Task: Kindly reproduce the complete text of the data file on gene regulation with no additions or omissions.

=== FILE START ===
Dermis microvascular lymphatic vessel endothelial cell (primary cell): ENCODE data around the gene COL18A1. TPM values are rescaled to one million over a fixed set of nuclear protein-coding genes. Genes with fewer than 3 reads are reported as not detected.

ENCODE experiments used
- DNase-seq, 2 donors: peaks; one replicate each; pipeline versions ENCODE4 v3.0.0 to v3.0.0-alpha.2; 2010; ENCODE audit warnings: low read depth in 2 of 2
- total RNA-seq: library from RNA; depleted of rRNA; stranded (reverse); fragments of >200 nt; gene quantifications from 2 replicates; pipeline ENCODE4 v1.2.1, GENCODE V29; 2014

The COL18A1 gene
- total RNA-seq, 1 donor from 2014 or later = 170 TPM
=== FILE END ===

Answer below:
Dermis microvascular lymphatic vessel endothelial cell (primary cell): ENCODE data around the gene COL18A1. TPM values are rescaled to one million over a fixed set of nuclear protein-coding genes. Genes with fewer than 3 reads are reported as not detected.

ENCODE experiments used
- DNase-seq, 2 donors: peaks; one replicate each; pipeline versions ENCODE4 v3.0.0 to v3.0.0-alpha.2; 2010; ENCODE audit warnings: low read depth in 2 of 2
- total RNA-seq: library from RNA; depleted of rRNA; stranded (reverse); fragments of >200 nt; gene quantifications from 2 replicates; pipeline ENCODE4 v1.2.1, GENCODE V29; 2014

The COL18A1 gene
- total RNA-seq, 1 donor from 2014 or later = 170 TPM